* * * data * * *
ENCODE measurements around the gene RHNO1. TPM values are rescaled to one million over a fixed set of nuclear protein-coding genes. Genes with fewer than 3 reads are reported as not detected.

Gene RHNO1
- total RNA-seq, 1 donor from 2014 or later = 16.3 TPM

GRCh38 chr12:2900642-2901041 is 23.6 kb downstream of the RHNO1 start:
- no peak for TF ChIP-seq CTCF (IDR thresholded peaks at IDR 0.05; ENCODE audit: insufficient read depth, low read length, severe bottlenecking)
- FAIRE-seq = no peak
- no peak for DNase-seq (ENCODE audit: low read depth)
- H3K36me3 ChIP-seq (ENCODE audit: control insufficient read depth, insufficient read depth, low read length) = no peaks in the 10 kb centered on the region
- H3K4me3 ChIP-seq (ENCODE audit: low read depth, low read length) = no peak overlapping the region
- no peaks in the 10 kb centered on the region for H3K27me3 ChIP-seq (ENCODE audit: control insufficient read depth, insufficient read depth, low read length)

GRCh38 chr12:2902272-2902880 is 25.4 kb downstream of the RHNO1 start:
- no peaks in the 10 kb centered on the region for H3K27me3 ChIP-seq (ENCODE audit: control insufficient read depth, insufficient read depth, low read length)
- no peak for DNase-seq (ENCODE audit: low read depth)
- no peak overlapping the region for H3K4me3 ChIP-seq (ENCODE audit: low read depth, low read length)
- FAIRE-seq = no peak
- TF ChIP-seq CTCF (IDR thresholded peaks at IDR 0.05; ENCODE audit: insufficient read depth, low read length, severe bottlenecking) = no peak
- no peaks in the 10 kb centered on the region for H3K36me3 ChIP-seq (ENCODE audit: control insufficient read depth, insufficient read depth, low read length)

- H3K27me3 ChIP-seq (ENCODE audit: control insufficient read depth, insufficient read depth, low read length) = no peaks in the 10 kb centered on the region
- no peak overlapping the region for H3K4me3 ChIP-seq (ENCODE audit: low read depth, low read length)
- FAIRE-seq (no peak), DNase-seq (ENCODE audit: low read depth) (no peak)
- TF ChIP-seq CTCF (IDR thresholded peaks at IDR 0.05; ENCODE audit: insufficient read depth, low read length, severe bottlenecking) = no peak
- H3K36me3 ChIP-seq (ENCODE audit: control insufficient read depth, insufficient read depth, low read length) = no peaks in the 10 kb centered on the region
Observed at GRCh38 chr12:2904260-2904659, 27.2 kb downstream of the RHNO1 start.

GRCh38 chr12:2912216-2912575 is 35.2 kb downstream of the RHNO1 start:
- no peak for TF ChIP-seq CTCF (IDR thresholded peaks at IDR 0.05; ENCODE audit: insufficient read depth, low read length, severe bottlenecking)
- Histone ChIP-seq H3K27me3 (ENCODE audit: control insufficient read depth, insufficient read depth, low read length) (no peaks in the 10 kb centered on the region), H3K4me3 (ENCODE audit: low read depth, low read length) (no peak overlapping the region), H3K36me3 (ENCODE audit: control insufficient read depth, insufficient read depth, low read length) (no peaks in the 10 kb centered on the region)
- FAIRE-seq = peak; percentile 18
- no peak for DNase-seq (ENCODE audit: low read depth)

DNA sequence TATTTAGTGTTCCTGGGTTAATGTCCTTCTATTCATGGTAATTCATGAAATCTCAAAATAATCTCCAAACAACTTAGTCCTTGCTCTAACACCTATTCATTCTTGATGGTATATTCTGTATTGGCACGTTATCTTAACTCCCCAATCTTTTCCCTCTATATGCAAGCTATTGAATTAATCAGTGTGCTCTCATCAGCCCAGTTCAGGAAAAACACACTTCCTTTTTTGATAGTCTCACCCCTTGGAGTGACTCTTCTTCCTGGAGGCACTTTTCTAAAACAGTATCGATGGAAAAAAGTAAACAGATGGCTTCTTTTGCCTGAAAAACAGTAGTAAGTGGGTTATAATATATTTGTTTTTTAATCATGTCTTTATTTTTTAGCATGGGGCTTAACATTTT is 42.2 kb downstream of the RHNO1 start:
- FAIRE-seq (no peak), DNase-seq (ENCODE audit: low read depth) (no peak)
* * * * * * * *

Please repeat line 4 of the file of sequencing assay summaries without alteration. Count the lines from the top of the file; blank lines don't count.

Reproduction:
GRCh38 chr12:2900642-2901041 is 23.6 kb downstream of the RHNO1 start: